Saturday, May 25, 2013

Review: Snitch

Judging by his recent box office success, everyone knows Dwayne “The Rock” Johnson – action star.  With his imposing physicality and sharp charisma honed on a live microphone in front of a WWE crowd, he has very much earned the reputation as a franchise rehabilitator.  What gets overlooked is that Johnson has worked at his craft and turned himself into a decent actor.  In Snitch, you get a look at his improvement as he checks the fast cars and big guns at the door (for the most part), and delivers a performance that is a bit more character driven.

The plot of Snitch finds Johnson, the concerned but estranged father of an eighteen year old who mistakenly gets caught up in a drug transaction and as a result finds himself in jail and facing a ten-year sentence.  In order to reduce his son’s jail sentence, Johnson’s John Matthews strikes a deal with the District Attorney to assist in a drug bust in exchange for a reduced sentence.

As in any Dwayne Johnson movie, there are indeed gunfights and car chases, but this film is more about a father’s relationship with his son and the lengths that the father will go to protect him.  There is absolutely nothing new in this movie that you have not seen in a father/son narrative or even one centered on drug busts.  It’s pretty formulaic in both regards, but director Ric Roman Waugh does a decent job of turning out a fair B-movie action drama.  The plot and pacing remain taut as most of the fat trimmed off in the editing room.  The result is a steady growth in tension leading up to the film’s climax.  This helps offset what is for the most part an uninspired script.

Johnson’s work in this film as a concerned father is solid.  He effectively dampens his trademark over-the-top charisma to play a subdued everyman and it works just enough to make his character believable.  It’s not his most entertaining work nor is it his most impressive, but he ably carries the film on his shoulders.  I would liken his work in this film to the performances he turned in with Walking Tall and Gridiron Gang than any other in movie on his resume.  Is it a performance that saves the film from relative mediocrity?  No, but this one would by no means land him in any hall of shame.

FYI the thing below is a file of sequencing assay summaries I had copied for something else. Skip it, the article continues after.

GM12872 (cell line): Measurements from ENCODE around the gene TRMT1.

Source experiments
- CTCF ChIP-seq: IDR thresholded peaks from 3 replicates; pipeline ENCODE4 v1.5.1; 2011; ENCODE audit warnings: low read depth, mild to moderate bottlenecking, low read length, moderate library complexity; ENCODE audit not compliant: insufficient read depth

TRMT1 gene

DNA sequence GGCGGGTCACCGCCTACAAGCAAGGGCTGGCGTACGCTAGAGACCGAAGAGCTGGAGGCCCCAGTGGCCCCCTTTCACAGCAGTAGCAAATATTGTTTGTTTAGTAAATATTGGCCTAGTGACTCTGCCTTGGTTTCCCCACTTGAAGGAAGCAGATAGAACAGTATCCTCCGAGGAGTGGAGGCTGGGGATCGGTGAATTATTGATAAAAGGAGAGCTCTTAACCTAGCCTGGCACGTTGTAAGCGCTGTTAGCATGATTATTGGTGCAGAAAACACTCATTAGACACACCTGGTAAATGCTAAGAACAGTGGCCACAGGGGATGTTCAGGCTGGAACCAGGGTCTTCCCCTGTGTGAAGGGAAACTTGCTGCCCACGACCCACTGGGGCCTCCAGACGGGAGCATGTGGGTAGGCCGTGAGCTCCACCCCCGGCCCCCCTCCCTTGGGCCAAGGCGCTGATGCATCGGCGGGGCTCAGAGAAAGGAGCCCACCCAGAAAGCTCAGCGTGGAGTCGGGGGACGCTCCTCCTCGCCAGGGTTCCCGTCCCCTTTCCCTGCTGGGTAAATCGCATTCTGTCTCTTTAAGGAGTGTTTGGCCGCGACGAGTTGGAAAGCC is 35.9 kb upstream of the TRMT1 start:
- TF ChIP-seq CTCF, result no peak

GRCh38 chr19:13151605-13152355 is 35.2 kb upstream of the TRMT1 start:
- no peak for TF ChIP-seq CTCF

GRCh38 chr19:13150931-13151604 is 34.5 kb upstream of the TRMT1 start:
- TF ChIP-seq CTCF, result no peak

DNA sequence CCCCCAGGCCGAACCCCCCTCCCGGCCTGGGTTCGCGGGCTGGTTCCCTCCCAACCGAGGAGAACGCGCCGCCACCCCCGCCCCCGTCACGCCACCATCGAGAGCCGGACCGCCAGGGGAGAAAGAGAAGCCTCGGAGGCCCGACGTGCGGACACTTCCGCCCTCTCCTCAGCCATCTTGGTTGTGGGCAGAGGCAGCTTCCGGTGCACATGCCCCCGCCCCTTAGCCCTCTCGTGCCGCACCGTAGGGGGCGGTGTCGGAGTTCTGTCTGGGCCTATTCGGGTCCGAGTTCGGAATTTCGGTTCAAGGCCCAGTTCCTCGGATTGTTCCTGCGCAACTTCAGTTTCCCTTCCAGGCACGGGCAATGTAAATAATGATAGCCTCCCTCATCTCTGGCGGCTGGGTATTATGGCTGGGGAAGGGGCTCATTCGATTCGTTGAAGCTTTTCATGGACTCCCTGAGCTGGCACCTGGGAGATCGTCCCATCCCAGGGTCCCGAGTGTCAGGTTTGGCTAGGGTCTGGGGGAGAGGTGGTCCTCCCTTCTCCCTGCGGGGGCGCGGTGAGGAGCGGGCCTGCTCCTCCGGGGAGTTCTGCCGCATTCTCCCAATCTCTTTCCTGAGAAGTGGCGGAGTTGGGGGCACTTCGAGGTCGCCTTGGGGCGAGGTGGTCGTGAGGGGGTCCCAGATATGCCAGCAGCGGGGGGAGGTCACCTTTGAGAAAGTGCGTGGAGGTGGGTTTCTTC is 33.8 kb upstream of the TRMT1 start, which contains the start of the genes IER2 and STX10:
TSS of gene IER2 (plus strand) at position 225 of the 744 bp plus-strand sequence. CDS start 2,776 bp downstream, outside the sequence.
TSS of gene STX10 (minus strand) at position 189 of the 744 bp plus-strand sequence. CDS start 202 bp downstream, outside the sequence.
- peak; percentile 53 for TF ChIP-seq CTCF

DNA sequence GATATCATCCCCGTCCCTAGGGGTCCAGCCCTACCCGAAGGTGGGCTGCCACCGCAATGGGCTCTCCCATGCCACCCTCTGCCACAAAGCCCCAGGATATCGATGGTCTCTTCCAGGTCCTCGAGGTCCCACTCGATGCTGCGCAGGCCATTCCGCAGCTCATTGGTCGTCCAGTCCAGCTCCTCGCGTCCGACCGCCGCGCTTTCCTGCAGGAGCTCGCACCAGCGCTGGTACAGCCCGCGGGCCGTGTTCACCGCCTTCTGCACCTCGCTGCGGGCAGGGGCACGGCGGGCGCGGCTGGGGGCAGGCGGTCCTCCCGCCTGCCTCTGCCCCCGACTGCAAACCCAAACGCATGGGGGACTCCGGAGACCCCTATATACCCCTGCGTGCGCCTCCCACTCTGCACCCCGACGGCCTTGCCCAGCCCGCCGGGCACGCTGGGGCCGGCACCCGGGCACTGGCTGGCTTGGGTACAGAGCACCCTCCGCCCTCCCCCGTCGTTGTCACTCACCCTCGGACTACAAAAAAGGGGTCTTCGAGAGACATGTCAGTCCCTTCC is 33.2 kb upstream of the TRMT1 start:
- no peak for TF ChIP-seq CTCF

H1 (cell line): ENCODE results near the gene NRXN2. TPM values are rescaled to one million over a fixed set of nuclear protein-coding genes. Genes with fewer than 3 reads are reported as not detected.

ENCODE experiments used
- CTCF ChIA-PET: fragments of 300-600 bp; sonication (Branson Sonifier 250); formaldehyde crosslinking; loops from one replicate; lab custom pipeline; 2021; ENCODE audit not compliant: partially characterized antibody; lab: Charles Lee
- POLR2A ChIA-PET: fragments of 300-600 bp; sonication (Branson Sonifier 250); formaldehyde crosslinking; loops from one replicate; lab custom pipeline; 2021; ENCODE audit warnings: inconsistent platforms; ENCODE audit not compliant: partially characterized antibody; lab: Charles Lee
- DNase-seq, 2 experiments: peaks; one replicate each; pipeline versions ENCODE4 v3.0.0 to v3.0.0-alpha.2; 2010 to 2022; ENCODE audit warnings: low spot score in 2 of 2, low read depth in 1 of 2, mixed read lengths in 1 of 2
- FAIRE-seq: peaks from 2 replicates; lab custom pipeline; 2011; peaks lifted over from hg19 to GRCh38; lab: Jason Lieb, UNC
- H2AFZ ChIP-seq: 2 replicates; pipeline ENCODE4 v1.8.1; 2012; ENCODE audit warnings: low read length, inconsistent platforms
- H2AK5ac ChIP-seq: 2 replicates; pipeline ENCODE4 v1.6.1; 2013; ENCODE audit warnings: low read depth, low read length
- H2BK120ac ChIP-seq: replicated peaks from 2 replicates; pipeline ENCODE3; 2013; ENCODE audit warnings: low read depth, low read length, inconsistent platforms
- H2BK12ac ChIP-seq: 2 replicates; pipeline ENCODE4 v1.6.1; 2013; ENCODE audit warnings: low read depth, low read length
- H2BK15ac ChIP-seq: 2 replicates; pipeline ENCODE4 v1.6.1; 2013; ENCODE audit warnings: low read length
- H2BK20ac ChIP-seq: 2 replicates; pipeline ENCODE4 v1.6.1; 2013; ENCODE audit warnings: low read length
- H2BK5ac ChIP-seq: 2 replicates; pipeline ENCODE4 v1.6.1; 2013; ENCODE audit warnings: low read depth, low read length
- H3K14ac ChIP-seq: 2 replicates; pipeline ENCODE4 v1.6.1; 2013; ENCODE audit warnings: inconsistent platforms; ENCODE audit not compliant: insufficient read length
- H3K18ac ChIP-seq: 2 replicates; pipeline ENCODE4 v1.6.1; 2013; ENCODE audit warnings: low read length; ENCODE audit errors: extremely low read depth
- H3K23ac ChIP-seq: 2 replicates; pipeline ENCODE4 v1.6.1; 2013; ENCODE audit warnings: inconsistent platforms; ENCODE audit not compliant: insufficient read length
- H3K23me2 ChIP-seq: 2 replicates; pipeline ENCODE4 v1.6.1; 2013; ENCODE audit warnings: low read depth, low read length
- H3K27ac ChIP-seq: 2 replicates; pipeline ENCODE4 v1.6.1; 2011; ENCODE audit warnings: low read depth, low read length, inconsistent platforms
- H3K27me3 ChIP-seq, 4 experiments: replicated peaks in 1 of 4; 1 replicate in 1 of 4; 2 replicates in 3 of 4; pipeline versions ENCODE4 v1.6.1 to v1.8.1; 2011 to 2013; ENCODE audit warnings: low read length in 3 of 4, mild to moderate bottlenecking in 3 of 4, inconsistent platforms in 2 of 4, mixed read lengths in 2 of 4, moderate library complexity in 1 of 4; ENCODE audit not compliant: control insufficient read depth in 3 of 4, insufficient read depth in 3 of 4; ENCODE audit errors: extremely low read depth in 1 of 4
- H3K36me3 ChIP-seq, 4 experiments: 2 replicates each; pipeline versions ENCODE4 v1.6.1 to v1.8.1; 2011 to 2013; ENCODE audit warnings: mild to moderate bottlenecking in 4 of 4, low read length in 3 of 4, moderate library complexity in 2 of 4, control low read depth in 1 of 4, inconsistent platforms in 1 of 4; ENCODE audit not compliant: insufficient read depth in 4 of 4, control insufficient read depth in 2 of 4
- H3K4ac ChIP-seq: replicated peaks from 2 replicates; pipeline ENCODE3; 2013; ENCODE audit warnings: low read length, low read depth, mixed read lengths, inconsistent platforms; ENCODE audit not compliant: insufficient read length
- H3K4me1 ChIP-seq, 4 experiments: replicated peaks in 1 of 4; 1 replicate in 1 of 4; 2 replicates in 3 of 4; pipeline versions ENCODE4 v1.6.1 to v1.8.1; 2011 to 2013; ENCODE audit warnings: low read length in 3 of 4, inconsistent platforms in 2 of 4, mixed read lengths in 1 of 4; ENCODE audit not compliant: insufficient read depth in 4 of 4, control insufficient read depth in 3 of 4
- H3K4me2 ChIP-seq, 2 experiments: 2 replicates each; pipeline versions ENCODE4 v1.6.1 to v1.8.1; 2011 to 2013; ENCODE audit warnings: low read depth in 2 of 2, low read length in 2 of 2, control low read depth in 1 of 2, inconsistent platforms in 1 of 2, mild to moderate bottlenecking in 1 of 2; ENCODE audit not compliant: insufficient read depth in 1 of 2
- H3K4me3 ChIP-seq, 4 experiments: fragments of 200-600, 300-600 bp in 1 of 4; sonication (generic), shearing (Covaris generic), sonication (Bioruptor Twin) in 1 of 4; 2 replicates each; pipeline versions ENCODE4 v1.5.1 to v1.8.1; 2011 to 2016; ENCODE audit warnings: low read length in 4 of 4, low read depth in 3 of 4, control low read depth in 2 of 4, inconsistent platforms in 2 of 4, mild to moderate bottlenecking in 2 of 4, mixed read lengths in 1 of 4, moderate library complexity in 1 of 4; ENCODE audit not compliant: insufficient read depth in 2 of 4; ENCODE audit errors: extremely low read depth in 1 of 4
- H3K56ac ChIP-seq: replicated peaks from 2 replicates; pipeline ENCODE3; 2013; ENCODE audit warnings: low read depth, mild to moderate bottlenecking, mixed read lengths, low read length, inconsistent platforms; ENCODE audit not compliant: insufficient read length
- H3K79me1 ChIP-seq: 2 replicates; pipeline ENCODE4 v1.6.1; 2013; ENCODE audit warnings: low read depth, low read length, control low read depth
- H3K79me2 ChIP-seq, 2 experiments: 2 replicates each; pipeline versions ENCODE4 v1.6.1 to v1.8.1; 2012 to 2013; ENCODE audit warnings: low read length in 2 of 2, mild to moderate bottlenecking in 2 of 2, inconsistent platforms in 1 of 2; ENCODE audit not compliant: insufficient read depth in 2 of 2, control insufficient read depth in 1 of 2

As for the rest of the cast, Susan Sarandon as the District Attorney is incredibly banal.  Clearly just a paycheck film for Sarandon, you almost get the feeling that she is reading her lines directly off cue cards (a la SNL).  Jon Bernthal (as an ex-con roped into helping Johnson infiltrate a drug ring) is satisfactory at best.  He seems to tap into every possible stereotype associated with his character and never elevates his performance beyond that.  Rafi Gavron, Melina Kanakaredes, and Nadine Velazquez portray various members of Johnson’s family, but none of the three do very much with the limited screen time they’ve been afforded.

The best performance from the supporting cast is delivered by Barry Pepper (as DEA Agent Cooper).  It’s not a shining example of the craft, but Pepper immerses into the role and gives it a good effort in a way that most of his fellow cast mates do not.  What his character lacks in substance and depth, he somewhat makes up for with conviction.  Still, his work is not enough to help Johnson make this film something more than just run-of-the-mill.

Ultimately, this movie has FX, TBS, TNT, et al written all over it.  Snitch is not atrocious, but there’s just not anything good enough about the movie to warrant making an effort to see it.  Even the most ardent Dwayne Johnson fan would have to admit as much.  You could literally replace this film with dozens upon dozens of titles based upon drug busts and not see any palpable difference.  Forget about this movie for now, because I am sure at some point you will run into it while flipping through the channels.  The movie should feel satisfactory, as a spur-of-the-moment viewing to offset extreme boredom.  Here’s hoping Johnson’s new movie, Fast & Furious 6 plays much better.

Not-So-Standout Performance: Benjamin Bratt.  I didn't even realize that he was in the movie.


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